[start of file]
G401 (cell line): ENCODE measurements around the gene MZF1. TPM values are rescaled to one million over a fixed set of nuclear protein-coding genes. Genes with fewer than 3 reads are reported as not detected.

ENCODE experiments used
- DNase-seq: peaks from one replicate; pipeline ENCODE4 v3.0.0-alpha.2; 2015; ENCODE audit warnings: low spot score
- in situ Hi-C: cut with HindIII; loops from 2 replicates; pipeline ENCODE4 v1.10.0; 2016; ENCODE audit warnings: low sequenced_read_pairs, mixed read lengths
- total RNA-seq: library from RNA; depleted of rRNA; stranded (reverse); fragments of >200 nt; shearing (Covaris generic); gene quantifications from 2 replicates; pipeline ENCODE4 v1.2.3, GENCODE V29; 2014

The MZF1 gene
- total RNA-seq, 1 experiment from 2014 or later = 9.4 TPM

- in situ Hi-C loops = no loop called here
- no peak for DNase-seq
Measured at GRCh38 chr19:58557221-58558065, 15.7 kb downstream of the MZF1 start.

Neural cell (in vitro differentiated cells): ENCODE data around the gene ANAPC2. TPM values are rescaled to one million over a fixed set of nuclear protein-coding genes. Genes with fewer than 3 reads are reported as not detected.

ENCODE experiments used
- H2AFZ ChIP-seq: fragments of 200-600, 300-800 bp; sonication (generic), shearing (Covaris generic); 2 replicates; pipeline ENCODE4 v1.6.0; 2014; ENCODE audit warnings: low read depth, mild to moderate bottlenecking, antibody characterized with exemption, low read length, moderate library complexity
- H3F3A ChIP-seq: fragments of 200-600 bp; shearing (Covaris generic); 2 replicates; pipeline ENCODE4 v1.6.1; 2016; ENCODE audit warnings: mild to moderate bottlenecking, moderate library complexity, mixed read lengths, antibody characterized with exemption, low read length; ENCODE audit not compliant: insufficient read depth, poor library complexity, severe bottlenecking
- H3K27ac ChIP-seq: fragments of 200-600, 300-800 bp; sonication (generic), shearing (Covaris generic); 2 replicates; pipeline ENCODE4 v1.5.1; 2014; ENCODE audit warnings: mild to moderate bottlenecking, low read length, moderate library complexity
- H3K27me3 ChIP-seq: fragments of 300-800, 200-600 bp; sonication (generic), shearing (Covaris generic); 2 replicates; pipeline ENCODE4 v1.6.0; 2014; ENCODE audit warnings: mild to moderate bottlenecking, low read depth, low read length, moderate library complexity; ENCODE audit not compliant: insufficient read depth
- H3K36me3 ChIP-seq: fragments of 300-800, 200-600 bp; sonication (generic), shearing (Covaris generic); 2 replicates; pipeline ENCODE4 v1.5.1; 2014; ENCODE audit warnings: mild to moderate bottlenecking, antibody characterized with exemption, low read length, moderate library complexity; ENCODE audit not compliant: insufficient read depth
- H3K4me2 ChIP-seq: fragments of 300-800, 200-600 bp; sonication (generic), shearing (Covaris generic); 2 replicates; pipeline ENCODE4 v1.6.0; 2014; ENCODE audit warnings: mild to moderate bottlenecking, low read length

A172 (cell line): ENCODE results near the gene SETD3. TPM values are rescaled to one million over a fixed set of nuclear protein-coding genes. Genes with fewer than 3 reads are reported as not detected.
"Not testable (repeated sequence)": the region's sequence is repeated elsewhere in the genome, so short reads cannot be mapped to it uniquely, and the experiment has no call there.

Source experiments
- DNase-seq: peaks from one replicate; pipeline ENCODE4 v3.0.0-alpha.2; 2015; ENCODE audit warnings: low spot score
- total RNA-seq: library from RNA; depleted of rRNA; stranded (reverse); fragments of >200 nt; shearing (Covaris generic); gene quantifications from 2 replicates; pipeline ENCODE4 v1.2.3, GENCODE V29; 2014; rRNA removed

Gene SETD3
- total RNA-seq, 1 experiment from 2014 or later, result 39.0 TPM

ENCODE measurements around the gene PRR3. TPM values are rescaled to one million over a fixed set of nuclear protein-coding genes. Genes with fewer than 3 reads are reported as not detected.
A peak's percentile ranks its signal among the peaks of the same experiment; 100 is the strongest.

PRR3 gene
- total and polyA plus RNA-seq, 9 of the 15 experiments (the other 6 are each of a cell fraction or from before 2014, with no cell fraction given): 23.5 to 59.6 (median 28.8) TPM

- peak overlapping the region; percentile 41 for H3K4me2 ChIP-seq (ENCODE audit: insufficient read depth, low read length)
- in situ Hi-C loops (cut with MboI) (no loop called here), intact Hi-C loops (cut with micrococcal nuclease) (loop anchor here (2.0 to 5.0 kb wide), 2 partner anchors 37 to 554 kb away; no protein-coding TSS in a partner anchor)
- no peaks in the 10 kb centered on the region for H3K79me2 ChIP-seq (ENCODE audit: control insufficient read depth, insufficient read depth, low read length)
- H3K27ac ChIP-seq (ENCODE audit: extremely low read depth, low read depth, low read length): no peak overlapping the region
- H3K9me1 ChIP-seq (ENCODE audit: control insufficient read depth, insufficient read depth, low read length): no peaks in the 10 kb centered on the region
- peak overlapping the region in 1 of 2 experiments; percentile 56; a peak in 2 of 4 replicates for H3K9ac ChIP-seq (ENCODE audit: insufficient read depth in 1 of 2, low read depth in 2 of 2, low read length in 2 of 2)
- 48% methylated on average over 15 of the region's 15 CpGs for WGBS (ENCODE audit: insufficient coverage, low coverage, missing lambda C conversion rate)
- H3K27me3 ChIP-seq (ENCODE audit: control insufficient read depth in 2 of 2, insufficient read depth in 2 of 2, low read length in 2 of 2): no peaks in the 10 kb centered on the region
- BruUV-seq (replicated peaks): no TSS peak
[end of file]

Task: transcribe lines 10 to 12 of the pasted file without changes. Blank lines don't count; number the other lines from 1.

Measured at GRCh38 chr19:58557221-58558065, 15.7 kb downstream of the MZF1 start.

Neural cell (in vitro differentiated cells): ENCODE data around the gene ANAPC2. TPM values are rescaled to one million over a fixed set of nuclear protein-coding genes. Genes with fewer than 3 reads are reported as not detected.

ENCODE experiments used